Implemented as part of the Patient Protection and Affordable Care Act (PPACA), the excise or “Cadillac” tax is a 40% tax assessed on the value of all affected health care programs a participant elects that exceed certain dollar cost thresholds in 2018 ($10,200 single / $27,500 family) and beyond. The tax is non-deductible, and the Congressional Budget Office (CBO) estimates the total liability for companies subject to the tax could be a cumulative $79 billion between 2018 and 2023.
A recent Towers Watson survey found 73% of companies are very or somewhat concerned their employee health benefit arrangements may trigger the tax, and 62% say it will have a moderate or greater impact on their health care strategy in 2015 and 2016.
“Even with conservative projections, the impact of the excise tax on employers is substantial, yet it is often not fully understood,” says Trevis Parson, chief health actuary for Towers Watson. “Each company will need to look at the tax carefully based on its own programs, and we expect a great deal of variation by industry.”
Randall Abbott, a senior health strategist at Towers Watson, adds: “When all the plans and programs included in the excise tax definition are rolled up, even a Chevy may be affected by the Cadillac Tax. For most employers, the excise tax will be a question of when, not if, unless action is taken. The PPACA has put a timer on cost management for many employers and unless one cuts benefits or improves program performance there’s a real risk of triggering it.”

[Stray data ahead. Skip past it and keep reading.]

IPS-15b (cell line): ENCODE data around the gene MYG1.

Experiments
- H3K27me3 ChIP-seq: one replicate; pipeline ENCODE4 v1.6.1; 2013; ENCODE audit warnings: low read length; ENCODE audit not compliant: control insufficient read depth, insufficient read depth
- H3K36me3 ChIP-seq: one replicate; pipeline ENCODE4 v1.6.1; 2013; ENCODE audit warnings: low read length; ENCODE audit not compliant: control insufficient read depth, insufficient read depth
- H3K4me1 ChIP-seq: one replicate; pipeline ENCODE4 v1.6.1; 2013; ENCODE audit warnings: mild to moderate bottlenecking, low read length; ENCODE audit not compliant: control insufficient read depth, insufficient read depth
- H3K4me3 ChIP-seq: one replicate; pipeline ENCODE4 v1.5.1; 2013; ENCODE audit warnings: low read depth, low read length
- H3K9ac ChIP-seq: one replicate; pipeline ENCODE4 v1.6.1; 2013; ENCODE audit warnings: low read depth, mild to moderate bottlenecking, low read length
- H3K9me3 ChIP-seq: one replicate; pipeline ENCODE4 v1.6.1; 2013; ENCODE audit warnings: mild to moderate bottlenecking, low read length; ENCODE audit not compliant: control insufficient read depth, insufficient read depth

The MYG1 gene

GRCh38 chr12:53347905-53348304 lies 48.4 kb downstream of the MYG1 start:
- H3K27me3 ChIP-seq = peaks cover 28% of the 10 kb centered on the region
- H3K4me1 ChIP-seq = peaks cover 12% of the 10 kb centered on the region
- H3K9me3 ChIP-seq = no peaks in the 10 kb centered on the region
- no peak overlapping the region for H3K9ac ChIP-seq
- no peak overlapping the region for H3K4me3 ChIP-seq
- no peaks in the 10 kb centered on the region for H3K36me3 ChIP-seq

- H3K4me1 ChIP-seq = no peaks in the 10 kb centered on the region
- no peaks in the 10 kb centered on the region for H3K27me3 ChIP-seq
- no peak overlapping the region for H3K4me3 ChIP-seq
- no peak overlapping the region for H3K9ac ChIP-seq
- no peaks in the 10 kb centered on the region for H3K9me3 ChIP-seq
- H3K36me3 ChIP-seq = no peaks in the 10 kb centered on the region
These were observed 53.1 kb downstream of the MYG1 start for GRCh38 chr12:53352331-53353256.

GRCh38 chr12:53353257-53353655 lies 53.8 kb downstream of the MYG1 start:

In particular, Abbott lists three key factors that are not well known about the tax:
- The excise tax is based on both employer and employee premium contributions, not just what the employer pays for coverage.
- The definition of what is included for calculating the tax extends to tax-advantaged health care accounts such as health flexible spending accounts, health reimbursement accounts and pretax contributions to a health savings account. The tax is not determined by the value of the medical plan but rather the value of all affected health benefits elected by an employee or family. Ultimately, the tax is determined by the aggregate value of the programs an employee elects, not just the medical plan value itself.
- Annual increases in the excise tax thresholds are not based on health care cost inflation, but instead on the Consumer Price Index, which was 1.5% for 2013—far less than medical cost trends and considerably less than the 4% annual health care cost increase that the better-performing employer health plans are expected to achieve in 2015 after plan changes.
“With so much at stake, it is critical that companies take a close and comprehensive look at their health programs and understand their projected costs going forward. It also highlights the need for companies to improve their health program performance to achieve or maintain a high-performance health plan,” says Abbott.